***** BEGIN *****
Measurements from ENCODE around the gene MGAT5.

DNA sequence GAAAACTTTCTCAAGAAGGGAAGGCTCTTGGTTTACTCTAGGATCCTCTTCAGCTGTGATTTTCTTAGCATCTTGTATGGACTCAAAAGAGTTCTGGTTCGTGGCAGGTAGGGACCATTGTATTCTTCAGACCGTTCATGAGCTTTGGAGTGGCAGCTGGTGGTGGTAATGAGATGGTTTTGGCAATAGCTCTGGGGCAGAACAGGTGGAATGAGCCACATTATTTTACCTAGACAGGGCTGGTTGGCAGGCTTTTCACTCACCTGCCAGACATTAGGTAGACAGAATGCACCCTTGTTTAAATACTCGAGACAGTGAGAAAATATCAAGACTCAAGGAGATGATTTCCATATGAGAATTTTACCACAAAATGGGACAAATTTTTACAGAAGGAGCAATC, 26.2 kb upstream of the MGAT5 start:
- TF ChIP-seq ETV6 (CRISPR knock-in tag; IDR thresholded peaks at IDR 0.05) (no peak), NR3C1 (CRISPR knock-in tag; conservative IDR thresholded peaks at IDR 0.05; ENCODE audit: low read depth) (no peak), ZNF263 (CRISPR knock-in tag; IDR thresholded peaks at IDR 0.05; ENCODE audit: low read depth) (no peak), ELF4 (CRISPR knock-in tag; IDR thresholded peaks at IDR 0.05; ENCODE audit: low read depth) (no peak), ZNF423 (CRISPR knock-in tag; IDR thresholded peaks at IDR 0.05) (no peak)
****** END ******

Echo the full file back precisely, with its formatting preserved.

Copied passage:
Measurements from ENCODE around the gene MGAT5.

DNA sequence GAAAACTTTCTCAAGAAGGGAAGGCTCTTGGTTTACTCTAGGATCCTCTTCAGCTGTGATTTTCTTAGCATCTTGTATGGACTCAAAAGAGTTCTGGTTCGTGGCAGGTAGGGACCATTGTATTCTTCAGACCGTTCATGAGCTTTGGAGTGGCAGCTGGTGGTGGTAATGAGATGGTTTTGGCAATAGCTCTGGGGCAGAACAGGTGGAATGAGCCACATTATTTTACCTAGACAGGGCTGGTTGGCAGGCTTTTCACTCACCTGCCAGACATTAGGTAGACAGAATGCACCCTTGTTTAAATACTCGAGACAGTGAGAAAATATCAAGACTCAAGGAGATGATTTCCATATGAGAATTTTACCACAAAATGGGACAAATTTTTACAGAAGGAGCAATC, 26.2 kb upstream of the MGAT5 start:
- TF ChIP-seq ETV6 (CRISPR knock-in tag; IDR thresholded peaks at IDR 0.05) (no peak), NR3C1 (CRISPR knock-in tag; conservative IDR thresholded peaks at IDR 0.05; ENCODE audit: low read depth) (no peak), ZNF263 (CRISPR knock-in tag; IDR thresholded peaks at IDR 0.05; ENCODE audit: low read depth) (no peak), ELF4 (CRISPR knock-in tag; IDR thresholded peaks at IDR 0.05; ENCODE audit: low read depth) (no peak), ZNF423 (CRISPR knock-in tag; IDR thresholded peaks at IDR 0.05) (no peak)